Author: Manny OG
PRINCIPLES OF A FIGHT
An experienced street fighter in his element will often win because the fight now comes down to: THE 4 D’S!
Deception and Distraction – a well-placed attack can easily defeat conditioning and training. A well-trained ground-fighter hasn’t trained for a vicious eye-gouge.
Disruption – forward blitz that gets him peddling backward.
Destruction – using high damage potential strikes at high-value targets.
This hasn’t changed since fighting was invented. Once your work is done, you’ll want to get out of the area as quickly as possible. Don’t wait for him to recover … don’t wait for his buddies to show up… and don’t wait for emotionally “jacked up” bystanders to attack you. Do what you got to do, then leave the area as quickly as possible.
Let’s further flush out this formula for prevailing in a fight. There’s 5 in the formula… but just knowing the first two will put you far ahead of the game.
1. Combat Awareness – This, is knowing when a fight is imminent. It’s a skill that few beginners seem to possess as the average guy doesn’t get in a lot of fights. It’s common to simply “deny” the obvious danger and ignore the flashing red signals your own intuition is sending out to you. If the fight is imminent this kind of denial can place you in a bad spot. Avoid this blinding denial so you can make “total commitment” to flight or fight. The key to combat awareness is to recognize (and not suppress) your own intuition telling you that a fight is imminent. The most powerful tool in your fight arsenal is your BRAIN – listen to it. Keep your head up, eyes open, and always aware of what’s going on around you.
2. Preemptive Attack (Hit First) – Surprising your opponent by attacking first is the great equalizer for a weaker opponent and can often mean a quick victory. You can use deception, distraction, or just immediate action to get the job done. Decisiveness is the key here as your objective is to “strategically end the threat”. Notice we didn’t say that your goal is to “beat someone up”. Your goal is to END the fight – not participate in it. Unfortunately, there’s often a strong emotional desire to “teach him a lesson”, and it’s a nice thought, but goes against your primary goal – to end the threat. Avoid the romantic idea that you will endure a long courageous battle to emerge the victorious gladiator who dramatically wipes away a drop of blood from the corner of your mouth while swooning women throw roses at your feet. Simply remove the threat and get the hell out.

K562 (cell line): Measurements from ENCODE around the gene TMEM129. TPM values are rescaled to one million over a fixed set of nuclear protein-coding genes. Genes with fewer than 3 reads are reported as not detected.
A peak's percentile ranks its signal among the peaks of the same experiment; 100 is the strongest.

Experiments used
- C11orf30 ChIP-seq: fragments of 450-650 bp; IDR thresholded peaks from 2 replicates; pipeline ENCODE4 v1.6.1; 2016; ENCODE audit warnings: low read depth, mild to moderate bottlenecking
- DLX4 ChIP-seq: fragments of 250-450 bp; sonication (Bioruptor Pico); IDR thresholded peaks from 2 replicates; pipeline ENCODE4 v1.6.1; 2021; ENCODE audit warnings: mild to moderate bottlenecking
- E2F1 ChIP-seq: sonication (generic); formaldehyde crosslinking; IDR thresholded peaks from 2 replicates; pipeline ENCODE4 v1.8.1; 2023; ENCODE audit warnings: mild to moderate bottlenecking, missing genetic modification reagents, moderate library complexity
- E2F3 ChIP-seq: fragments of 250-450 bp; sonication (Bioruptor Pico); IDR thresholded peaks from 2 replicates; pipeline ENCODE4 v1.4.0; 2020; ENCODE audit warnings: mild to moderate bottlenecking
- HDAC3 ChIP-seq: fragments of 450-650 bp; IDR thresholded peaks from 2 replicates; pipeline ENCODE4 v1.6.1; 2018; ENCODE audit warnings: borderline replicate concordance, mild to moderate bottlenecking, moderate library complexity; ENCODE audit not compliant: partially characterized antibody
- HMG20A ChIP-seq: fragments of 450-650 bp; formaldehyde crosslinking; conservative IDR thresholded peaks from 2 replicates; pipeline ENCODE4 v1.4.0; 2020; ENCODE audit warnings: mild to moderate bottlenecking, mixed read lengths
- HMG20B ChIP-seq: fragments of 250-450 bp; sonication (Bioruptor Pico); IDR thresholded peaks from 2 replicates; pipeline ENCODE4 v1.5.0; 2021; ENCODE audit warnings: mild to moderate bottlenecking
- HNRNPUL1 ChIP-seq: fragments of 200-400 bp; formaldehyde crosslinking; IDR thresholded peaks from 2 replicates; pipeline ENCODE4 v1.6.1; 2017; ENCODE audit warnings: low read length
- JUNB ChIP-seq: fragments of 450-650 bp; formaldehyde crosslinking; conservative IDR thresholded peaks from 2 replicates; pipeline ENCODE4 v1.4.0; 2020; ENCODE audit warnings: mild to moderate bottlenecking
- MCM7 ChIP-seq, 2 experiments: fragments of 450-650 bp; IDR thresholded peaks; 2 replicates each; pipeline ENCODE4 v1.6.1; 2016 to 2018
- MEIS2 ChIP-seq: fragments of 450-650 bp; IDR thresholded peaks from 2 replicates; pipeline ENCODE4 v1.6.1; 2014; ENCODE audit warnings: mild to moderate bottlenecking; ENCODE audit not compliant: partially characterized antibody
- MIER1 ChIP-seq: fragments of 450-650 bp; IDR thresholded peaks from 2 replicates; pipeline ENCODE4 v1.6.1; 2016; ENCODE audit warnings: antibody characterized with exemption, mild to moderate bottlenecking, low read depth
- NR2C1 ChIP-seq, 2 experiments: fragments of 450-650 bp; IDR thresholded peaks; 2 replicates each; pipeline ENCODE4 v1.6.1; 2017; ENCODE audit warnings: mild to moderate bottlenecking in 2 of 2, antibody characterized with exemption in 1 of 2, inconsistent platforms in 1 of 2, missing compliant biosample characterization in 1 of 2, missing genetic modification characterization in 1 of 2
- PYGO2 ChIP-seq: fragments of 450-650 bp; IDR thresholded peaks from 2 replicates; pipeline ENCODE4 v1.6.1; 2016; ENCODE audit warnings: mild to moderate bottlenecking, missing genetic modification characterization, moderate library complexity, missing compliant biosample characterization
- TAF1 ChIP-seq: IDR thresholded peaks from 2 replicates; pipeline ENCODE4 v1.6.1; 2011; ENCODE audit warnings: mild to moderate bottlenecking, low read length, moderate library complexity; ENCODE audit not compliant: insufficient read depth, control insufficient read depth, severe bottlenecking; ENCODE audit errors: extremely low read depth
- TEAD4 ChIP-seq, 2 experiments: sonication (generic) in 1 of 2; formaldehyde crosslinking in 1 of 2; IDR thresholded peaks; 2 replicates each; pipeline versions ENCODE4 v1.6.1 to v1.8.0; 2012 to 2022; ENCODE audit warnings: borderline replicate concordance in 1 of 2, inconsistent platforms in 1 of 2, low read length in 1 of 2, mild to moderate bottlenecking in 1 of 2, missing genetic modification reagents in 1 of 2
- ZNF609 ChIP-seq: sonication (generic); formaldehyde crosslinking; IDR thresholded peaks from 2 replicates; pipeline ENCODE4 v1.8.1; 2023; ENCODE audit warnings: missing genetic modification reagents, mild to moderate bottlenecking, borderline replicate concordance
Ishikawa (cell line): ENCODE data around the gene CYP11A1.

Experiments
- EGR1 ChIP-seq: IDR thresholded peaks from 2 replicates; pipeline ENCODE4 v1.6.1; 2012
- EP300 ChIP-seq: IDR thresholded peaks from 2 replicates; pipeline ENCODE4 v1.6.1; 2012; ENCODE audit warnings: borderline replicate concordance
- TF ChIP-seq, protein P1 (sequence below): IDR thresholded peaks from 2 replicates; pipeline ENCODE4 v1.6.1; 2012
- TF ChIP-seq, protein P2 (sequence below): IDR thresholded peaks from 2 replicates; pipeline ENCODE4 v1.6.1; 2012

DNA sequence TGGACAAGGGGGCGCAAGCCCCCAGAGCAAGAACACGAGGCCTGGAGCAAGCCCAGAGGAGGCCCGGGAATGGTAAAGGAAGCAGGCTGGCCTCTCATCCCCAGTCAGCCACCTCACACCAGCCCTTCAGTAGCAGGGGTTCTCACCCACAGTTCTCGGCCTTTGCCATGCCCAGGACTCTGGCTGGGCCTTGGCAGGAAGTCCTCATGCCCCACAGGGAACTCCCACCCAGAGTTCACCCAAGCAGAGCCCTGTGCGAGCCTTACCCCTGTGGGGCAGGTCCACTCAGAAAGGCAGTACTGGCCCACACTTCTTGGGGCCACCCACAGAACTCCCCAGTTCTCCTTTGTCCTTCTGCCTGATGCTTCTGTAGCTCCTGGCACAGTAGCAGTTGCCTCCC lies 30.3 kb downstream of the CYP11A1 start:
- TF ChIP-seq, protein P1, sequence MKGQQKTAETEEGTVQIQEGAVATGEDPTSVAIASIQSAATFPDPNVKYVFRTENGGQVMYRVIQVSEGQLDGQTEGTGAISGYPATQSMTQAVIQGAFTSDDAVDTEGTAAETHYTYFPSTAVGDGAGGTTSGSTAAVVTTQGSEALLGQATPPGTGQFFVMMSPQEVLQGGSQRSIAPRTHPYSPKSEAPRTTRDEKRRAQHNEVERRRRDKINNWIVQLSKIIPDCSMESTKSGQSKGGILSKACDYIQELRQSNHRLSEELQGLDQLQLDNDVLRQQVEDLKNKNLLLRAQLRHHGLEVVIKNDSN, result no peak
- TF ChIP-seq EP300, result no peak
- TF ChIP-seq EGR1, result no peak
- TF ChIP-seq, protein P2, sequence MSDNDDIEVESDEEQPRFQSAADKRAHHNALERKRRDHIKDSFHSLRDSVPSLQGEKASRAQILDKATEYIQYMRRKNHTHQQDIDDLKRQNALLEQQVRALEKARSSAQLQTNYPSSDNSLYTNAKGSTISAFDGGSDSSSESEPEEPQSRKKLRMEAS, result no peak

3. Sustained Continued Attack – This means fighting without pause – a forward pressure blitz. Now the word “blitz” did not
originate from the NFL. No. It comes from the German word “blitzkrieg” and it accounts for the wild success that the Nazis had early on in the war. Essentially the fighting style consists of concentrating your forces on a small vulnerable area then attacking all out without stopping. Concentrate your efforts on your opponent’s weakest areas – then stay with it. Don’t stop until the job is done. As already mentioned — rookies tend to stop and admire their work – they commit the sin of “stop and assess”. Big mistake. Keep the pressure on until you END the fight or escape. Don’t stop and let him regain his composure.
4. Target Awareness – We have already covered this pretty well – but here’s some more. This is a way of overcoming (not “reducing”, or “ignoring”, or “managing”) your fear by focusing on exposed targets. This gives you the kind of positive mental traction to constructively engage your thoughts. As previously mentioned, if you can simply look at your opponent as a series of multiple targets, it will keep you from “freezing” and losing focus. Ignore the insults and mad doggin’ and keep your attention on open targets. If you’re not skilled with an arsenal of fight techniques, then just use any means necessary to attack the most vulnerable targets (remember… the face is rarely an open target). In one of the “underground” fight reviewed in our research, a fighter used a simple hammer blow to the side of the neck to end the fight instantly. His technique and skill weren’t pretty — but the fighter was clearly focused on a target and used any means at his disposal to attack that target. And because of this, he won. The clever fighter focuses his attention outward.
5. Violence of Action: Do something that demonstrates to your opponent that you have a total disregard for his well-being. The objective here is to trigger your opponent’s own “internal dialogue” through a display of extreme violence.
Because snapping the idea into his head that he may have made a HUGE mistake – that he may actually be hurt or killed by you – you trigger his internal dialogue. This leads to hesitation, doubt, distraction, and “back peddling” – all good things for you to take advantage of with continued forward pressure.
And the more adept you are at choosing an appropriate “tool” to strike an open target, the quicker you can convince your opponent that he’s in trouble. You’ve got to let your adversary know that you are willing and more than able to hurt him – which means that learning and understanding specific fight techniques is key. Now, you’re in control of the fight.
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